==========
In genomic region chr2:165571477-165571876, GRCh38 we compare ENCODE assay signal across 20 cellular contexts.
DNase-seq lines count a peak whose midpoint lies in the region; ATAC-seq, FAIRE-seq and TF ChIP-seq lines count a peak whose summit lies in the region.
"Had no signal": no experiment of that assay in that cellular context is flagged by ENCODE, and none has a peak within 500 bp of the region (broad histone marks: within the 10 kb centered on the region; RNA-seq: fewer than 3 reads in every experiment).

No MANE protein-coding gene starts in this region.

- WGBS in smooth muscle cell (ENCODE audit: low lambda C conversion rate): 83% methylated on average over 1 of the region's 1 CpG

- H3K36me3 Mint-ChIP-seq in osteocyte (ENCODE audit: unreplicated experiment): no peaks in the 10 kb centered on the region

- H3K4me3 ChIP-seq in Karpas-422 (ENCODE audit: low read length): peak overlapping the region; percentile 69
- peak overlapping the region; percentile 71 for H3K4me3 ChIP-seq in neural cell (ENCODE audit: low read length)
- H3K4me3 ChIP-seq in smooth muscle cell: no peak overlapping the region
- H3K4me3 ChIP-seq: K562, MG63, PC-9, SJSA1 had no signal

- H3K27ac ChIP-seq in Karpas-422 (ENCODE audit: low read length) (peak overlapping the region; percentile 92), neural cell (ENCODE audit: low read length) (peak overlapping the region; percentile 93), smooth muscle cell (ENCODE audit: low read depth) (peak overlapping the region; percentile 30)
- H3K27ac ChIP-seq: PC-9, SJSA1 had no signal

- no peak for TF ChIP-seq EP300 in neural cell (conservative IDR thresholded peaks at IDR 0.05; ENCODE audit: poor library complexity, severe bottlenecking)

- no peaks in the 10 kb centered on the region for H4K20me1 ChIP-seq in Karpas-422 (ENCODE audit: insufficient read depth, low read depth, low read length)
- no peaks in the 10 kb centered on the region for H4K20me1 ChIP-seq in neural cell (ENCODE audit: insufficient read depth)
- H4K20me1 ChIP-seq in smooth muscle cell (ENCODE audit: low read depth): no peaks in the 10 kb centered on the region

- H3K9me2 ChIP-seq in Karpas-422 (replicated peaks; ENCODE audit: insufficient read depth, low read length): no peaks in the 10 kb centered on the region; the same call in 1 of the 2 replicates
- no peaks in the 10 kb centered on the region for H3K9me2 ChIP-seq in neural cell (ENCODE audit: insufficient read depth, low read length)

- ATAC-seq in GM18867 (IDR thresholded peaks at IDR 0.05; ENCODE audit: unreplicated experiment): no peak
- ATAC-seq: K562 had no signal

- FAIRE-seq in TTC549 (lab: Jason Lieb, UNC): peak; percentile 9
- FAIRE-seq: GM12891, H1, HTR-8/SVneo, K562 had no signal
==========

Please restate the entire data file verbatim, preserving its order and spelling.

In genomic region chr2:165571477-165571876, GRCh38 we compare ENCODE assay signal across 20 cellular contexts.
DNase-seq lines count a peak whose midpoint lies in the region; ATAC-seq, FAIRE-seq and TF ChIP-seq lines count a peak whose summit lies in the region.
"Had no signal": no experiment of that assay in that cellular context is flagged by ENCODE, and none has a peak within 500 bp of the region (broad histone marks: within the 10 kb centered on the region; RNA-seq: fewer than 3 reads in every experiment).

No MANE protein-coding gene starts in this region.

- WGBS in smooth muscle cell (ENCODE audit: low lambda C conversion rate): 83% methylated on average over 1 of the region's 1 CpG

- H3K36me3 Mint-ChIP-seq in osteocyte (ENCODE audit: unreplicated experiment): no peaks in the 10 kb centered on the region

- H3K4me3 ChIP-seq in Karpas-422 (ENCODE audit: low read length): peak overlapping the region; percentile 69
- peak overlapping the region; percentile 71 for H3K4me3 ChIP-seq in neural cell (ENCODE audit: low read length)
- H3K4me3 ChIP-seq in smooth muscle cell: no peak overlapping the region
- H3K4me3 ChIP-seq: K562, MG63, PC-9, SJSA1 had no signal

- H3K27ac ChIP-seq in Karpas-422 (ENCODE audit: low read length) (peak overlapping the region; percentile 92), neural cell (ENCODE audit: low read length) (peak overlapping the region; percentile 93), smooth muscle cell (ENCODE audit: low read depth) (peak overlapping the region; percentile 30)
- H3K27ac ChIP-seq: PC-9, SJSA1 had no signal

- no peak for TF ChIP-seq EP300 in neural cell (conservative IDR thresholded peaks at IDR 0.05; ENCODE audit: poor library complexity, severe bottlenecking)

- no peaks in the 10 kb centered on the region for H4K20me1 ChIP-seq in Karpas-422 (ENCODE audit: insufficient read depth, low read depth, low read length)
- no peaks in the 10 kb centered on the region for H4K20me1 ChIP-seq in neural cell (ENCODE audit: insufficient read depth)
- H4K20me1 ChIP-seq in smooth muscle cell (ENCODE audit: low read depth): no peaks in the 10 kb centered on the region

- H3K9me2 ChIP-seq in Karpas-422 (replicated peaks; ENCODE audit: insufficient read depth, low read length): no peaks in the 10 kb centered on the region; the same call in 1 of the 2 replicates
- no peaks in the 10 kb centered on the region for H3K9me2 ChIP-seq in neural cell (ENCODE audit: insufficient read depth, low read length)

- ATAC-seq in GM18867 (IDR thresholded peaks at IDR 0.05; ENCODE audit: unreplicated experiment): no peak
- ATAC-seq: K562 had no signal

- FAIRE-seq in TTC549 (lab: Jason Lieb, UNC): peak; percentile 9
- FAIRE-seq: GM12891, H1, HTR-8/SVneo, K562 had no signal